“Glass quality was poor at the time and transportation was expensive, so they didn’t want to cut the liquor before shipping,” explains Donovan. House of Glunz had a bottling plant in the basement where the family would proof down the spirits themselves. By the 1950s, their merchant bottling practice had become so large they had to add a plant a few blocks away.
“My grandpa was the first person to do a production of 20-year-old bourbon,” says Donovan, proudly. “He went to the Hoffman distillery and tasted barrels. He ended up buying five of them, then paid for them to age for 20 years.” The Hoffman Distillery was eventually purchased by Pappy Van Winkle’s grandson, Julian Van Winkle III, in 1983; the Glunz family developed a great rapport with the man and were one of the earliest liquor stores to stock Pappy. “We used to make eggnog with Van Winkle 10-Year,” remembers Donovan. “Why wouldn’t you? It was a 20 dollar bottle.”
When Old Town began to decline in the early 1960s, House of Glunz also struggled to keep their house bottling business afloat, eventually closing the plant down. But in the years since then, the store’s reputation has only been burnished, a neighborhood fixture who never quit trying to sell interesting products to locals Thanks to the modern whiskey and cocktail revolution, business is booming again and House of Glunz has become one of the country’s most respected retailers of rare and unusual spirits.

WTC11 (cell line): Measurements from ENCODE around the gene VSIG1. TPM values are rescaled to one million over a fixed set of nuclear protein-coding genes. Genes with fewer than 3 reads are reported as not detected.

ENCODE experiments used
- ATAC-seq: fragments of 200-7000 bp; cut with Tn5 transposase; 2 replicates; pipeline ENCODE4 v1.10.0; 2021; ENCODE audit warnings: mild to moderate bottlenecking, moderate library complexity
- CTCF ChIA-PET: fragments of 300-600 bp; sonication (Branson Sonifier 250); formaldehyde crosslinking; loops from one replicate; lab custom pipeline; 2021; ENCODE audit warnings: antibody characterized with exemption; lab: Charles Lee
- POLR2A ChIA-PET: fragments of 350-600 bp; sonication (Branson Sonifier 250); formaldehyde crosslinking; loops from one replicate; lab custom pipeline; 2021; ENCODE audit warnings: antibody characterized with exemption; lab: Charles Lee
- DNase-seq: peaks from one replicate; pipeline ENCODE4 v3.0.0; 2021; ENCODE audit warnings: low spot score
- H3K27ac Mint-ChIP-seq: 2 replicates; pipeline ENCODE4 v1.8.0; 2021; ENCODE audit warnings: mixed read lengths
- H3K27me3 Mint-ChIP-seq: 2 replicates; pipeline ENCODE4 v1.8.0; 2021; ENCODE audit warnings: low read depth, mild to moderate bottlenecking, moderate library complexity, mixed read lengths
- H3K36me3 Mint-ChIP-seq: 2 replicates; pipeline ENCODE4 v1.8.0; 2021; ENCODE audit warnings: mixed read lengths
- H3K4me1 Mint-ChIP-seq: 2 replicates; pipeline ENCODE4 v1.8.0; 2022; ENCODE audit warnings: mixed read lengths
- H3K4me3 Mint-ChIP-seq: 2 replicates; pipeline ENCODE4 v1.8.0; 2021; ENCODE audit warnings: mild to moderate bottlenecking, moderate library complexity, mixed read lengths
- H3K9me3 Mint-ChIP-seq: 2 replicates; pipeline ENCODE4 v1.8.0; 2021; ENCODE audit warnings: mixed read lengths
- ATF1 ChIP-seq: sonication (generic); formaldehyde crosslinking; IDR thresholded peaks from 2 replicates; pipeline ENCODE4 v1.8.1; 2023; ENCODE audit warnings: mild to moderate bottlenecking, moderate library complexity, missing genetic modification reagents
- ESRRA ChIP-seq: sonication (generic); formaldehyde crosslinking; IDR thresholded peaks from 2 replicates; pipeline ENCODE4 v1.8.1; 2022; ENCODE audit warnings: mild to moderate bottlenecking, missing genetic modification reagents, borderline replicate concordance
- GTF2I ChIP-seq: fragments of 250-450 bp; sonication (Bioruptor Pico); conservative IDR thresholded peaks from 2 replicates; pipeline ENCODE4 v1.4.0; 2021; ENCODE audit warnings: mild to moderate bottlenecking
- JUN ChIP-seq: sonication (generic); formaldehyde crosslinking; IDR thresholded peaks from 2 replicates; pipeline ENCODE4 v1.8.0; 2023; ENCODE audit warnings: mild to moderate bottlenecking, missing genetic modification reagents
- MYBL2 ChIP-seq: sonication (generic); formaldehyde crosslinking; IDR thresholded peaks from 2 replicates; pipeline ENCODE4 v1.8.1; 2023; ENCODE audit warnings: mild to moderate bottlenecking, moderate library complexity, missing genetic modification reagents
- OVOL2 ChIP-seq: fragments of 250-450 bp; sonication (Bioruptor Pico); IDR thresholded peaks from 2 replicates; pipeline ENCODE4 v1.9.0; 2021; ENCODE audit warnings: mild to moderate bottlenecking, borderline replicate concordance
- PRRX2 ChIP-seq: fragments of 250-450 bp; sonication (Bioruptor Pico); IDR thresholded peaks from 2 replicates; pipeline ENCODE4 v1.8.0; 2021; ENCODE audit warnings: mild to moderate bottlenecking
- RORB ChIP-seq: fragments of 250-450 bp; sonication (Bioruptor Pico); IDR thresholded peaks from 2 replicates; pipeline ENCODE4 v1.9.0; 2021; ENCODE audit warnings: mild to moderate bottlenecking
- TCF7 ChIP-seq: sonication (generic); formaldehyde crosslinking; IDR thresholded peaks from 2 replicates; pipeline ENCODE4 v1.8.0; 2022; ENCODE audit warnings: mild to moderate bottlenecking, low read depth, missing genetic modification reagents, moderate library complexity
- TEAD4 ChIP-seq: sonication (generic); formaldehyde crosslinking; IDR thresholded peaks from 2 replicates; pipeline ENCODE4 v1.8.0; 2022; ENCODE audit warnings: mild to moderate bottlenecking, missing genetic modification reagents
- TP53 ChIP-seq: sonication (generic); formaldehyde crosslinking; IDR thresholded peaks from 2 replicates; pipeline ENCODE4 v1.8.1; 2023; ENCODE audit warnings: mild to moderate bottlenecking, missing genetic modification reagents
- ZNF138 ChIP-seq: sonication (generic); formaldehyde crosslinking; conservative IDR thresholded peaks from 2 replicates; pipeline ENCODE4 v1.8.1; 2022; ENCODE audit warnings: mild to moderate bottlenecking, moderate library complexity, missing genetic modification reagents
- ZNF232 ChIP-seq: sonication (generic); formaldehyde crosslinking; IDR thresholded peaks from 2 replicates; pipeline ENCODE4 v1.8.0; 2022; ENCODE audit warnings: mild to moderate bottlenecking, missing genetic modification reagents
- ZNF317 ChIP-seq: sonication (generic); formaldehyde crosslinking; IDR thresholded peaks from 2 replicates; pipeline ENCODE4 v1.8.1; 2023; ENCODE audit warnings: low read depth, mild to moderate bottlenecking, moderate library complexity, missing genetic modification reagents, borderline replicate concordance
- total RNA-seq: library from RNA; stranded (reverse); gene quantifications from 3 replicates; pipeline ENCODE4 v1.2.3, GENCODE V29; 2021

“This building is really a time capsule,” says Donovan. “Some of these bottles have been in my family forever.”
House of Glunz’s Historic House Bottlings
Red Star Sloe Gin | mid-1970s
“I wouldn’t be surprised if we made that here,” explains Donovan, noting that they also produced grenadine and a lot of other cocktail ingredients in-house. While some Chicago locals might suspect this was produced specifically to sell at the Red Star Inn—a North Side tavern—Donovan says that’s not true. Louis Glunz II was such a huge fan of the German spot, that, upon its closing in 1970, he literally purchased the entire restaurant piecemeal—tables, chairs, even the walls, and brought them back to the shop. This sloe gin, “prepared for Louis Glunz,” celebrates his favorite local haunt.
Old Decanter – Cognac Godet | 1950s